What We Are Reading Today: The Unusual Suspect by Ben Machell

What We Are Reading Today: The Unusual Suspect by Ben Machell
Updated 29 July 2021

What We Are Reading Today: The Unusual Suspect by Ben Machell

What We Are Reading Today: The Unusual Suspect by Ben Machell

Ben Machell’s The Unusual Suspect details the remarkable story of socially isolated British college student Stephen Jackley who started robbing banks as the 2007 financial crisis unfolded, becoming a bank robber, stealing from the rich and giving to the poor. 

Motivated by a belief that global capitalism was ruining lives and driving the planet towards ecological disaster, he dreamed of changing the world for the better through his crimes. 

The police, despite their concerted efforts, had no idea what was going on or who was responsible. That is, until Jackley’s ambition got the better of him.

Eventually agreeing to return to his native Britain after an arrest on American soil, Jackley wrote of his fears for the world, humanity “standing on the brink of massive change,” detailing his deeply revealing, morally complex motivations for the robberies. It was only later that psychiatric evaluation revealed that, unbeknownst to everybody, Stephen had been living with undiagnosed Autism Spectrum Disorder.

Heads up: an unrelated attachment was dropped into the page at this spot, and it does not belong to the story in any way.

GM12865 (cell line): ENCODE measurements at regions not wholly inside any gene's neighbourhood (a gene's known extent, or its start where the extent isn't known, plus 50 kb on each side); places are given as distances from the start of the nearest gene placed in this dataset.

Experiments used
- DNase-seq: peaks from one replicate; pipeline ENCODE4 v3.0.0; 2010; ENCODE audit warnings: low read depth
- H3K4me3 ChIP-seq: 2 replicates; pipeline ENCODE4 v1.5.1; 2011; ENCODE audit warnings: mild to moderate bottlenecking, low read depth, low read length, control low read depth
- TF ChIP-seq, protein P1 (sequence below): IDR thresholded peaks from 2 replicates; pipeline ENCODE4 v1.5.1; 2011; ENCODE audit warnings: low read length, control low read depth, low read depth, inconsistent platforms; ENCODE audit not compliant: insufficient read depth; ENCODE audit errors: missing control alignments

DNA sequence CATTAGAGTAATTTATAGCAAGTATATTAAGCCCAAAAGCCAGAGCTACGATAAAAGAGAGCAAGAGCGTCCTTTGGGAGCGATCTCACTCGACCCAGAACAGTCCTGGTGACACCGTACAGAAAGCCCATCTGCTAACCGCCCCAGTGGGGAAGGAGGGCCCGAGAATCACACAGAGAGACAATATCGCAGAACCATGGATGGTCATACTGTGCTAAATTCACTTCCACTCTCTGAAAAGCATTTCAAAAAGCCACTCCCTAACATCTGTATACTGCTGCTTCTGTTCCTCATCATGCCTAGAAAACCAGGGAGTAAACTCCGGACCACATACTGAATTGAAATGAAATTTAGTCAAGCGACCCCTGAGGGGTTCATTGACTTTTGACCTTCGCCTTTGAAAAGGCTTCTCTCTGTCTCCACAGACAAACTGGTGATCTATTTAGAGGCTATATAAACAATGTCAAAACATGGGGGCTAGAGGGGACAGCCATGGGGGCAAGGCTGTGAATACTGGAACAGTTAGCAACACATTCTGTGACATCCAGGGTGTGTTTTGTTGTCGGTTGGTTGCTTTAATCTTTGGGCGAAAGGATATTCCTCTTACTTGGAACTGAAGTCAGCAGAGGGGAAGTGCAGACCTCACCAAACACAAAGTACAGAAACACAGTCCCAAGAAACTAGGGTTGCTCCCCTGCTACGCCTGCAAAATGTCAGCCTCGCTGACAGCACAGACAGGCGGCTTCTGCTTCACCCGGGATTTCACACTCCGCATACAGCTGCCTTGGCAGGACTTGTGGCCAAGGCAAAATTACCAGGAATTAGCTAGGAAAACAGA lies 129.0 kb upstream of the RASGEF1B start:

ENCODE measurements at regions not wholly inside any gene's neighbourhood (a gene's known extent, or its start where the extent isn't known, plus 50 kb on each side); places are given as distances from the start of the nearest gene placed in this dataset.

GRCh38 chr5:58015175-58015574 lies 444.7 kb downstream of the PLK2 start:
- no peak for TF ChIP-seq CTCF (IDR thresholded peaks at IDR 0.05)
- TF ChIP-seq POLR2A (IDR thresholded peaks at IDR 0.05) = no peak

What We Are Reading Today: Winners and Losers; The Psychology of Foreign Trade

What We Are Reading Today: Winners and Losers; The Psychology of Foreign Trade
Updated 28 July 2021

What We Are Reading Today: Winners and Losers; The Psychology of Foreign Trade

What We Are Reading Today: Winners and Losers; The Psychology of Foreign Trade

Author: Diana C. Mutz

Winners and Losers challenges conventional wisdom about how American citizens form opinions on international trade. While dominant explanations in economics emphasize personal self-interest— and whether individuals gain or lose financially as a result of trade — this book takes a psychological approach, demonstrating how people view the complex world of international trade through the lens of interpersonal relations.

Drawing on psychological theories of preference formation as well as original surveys and experiments, Diana Mutz finds that in contrast to the economic view of trade as cooperation for mutual benefit, many Americans view trade as a competition between the United States and other countries—a contest of us versus them. These people favor trade as long as they see Americans as the “winners” in these interactions, viewing trade as a way to establish dominance over foreign competitors. For others, trade is a means of maintaining more peaceful relations between countries. 

Just as individuals may exchange gifts to cement relationships, international trade is a tie that binds nations together in trust and cooperation.

Winners and Losers reveals how people’s orientations toward in-groups and out-groups play a central role in influencing how they think about trade with foreign countries, and shows how a better understanding of the psychological underpinnings of public opinion can lead to lasting economic and societal benefits.